Drone displays are increasingly common at public celebrations, resembling programmable fireflies in the night sky, dazzling onlookers.
A computer program converts graphics into flight commands, producing complex visual images and animations that add a sense of awe to any outdoor event or party. The sheer versatility of displays means everything from animals to written messages can be scribbled across the night sky. Such performances are considered more environmentally friendly than fireworks and less disturbing to pets and local wildlife, but are becoming more common in China and around the world.
Recent advances in drone robotics have seen large public displays from the Tokyo Olympics to lavish corporate events showcasing the technology. The increasing affordability of commercial and private drones also means that such displays can be accessed at a local level as well. Derbyshire County Council in the UK has performed drone choreography for crowds of up to 1,000 people, making reusing the flying vehicles a worthy investment, compared to an annual fireworks budget.
Companies such as SkyMagic in the UK, who offer such display services, are finding that there is a lot of demand, while the pandemic has surprisingly sparked interest. Compared to fireworks, drone displays can hang in the air longer and fly over different areas, so gathered crowds at one vantage point are no longer necessary.
Hogmanay, Scotland’s annual New Year’s Eve celebration, saw drones take the form of a huge galloping deer, illuminating the night sky as the animal appeared to run across it, each pixel animating the image created from a separate drone powered by AI.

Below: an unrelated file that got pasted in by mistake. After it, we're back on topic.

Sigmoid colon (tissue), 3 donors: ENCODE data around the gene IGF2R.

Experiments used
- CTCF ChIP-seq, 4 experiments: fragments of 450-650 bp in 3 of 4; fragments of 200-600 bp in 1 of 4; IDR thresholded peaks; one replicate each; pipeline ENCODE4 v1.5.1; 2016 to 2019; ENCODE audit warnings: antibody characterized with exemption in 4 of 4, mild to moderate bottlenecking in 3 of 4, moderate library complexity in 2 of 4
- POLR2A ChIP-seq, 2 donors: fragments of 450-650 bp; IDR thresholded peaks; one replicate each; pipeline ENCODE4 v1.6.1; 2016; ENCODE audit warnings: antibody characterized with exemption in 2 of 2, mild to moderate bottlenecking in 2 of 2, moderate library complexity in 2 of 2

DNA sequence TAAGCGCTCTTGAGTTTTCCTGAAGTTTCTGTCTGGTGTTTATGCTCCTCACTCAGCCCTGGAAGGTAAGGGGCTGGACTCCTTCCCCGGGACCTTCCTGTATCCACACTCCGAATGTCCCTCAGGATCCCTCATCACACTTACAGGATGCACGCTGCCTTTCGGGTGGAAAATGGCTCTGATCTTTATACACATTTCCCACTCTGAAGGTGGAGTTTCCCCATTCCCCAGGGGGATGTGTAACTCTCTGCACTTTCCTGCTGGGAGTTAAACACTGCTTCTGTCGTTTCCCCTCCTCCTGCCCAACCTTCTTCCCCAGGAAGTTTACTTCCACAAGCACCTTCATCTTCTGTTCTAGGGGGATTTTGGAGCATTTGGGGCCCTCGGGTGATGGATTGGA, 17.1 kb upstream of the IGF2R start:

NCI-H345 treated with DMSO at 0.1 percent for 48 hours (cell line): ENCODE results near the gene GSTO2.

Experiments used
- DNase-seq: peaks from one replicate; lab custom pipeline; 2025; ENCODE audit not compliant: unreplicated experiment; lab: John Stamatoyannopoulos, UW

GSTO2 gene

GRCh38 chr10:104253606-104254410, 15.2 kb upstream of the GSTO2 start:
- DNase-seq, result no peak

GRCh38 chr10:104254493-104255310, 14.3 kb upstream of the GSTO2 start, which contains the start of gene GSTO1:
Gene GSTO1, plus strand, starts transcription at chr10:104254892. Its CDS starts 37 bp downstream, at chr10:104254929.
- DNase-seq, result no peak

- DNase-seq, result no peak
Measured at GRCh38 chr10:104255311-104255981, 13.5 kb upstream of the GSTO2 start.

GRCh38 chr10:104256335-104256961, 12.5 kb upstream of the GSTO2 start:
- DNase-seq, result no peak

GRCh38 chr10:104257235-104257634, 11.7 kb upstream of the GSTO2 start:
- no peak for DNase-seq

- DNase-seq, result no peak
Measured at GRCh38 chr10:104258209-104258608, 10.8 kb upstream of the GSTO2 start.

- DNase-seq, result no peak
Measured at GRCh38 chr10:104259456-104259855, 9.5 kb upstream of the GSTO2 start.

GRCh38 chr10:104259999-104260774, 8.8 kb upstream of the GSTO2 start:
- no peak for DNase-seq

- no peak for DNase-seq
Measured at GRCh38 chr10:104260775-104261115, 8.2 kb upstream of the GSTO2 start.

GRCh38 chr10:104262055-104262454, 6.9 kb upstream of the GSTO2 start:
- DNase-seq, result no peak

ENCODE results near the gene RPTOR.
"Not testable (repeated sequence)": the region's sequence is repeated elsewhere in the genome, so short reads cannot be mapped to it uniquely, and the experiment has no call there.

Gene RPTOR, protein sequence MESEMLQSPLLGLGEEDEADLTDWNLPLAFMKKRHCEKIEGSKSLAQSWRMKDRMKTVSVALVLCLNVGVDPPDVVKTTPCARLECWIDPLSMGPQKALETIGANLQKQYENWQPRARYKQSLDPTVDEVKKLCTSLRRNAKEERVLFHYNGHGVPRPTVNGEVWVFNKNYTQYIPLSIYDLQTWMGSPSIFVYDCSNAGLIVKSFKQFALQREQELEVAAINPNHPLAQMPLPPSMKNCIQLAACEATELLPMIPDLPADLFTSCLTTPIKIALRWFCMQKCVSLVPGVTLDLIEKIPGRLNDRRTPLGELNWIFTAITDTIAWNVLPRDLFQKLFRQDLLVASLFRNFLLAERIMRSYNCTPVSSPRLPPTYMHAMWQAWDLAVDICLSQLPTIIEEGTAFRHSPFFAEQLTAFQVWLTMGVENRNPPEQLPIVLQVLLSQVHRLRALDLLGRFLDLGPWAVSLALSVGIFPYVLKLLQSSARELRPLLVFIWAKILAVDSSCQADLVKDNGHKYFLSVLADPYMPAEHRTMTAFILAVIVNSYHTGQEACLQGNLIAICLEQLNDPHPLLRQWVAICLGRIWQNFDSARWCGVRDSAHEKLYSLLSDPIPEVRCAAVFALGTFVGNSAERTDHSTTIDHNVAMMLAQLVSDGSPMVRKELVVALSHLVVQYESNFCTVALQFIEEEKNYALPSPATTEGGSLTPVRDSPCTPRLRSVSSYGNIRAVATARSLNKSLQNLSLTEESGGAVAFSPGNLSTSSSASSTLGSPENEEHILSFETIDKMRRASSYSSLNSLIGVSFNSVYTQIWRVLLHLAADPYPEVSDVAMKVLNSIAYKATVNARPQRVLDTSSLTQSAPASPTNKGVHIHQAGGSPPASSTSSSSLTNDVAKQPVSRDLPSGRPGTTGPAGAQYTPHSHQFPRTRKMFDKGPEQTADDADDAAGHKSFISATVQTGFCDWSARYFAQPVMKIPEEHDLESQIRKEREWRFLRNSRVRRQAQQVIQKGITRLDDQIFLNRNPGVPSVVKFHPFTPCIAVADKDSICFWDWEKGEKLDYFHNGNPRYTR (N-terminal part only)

However, China holds the record for technological displays. Last year, Shenzhen Damoda Intelligent Control Technology presented a record-breaking display in Shanghai, featuring 3,281 drones performing intricate acrobatics to create complex images and messages to amaze onlookers.
The potential of this new industry is difficult to assess, given that just a few years ago the concept of flying drone swarms would have been unthinkable. In 2014, drones performing complex programmed aerial maneuvers were relegated to university research labs. As technology advances, the increasingly complex and dazzling displays are sure to please the public. However, there are safety concerns, with many people wondering if flying the machines in the dark over crowds poses any dangers, with already isolated incidents of falling machines around the world.
However, there have been no serious accidents to date and with the right precautions it can be difficult to argue that explosive fireworks and fireworks are a safer alternative.
However, fireworks are far from relegated to history. Cheaper and easily accessible, the loud atmospheric spectacles they create are still considered by many to be an integral part of any celebration.
With Chinese New Year approaching, excuses to celebrate across the country will abound, and a mix of traditional fireworks and drone displays will illuminate the night sky in spectacular fashion.
Barry He is a London-based columnist for China Daily.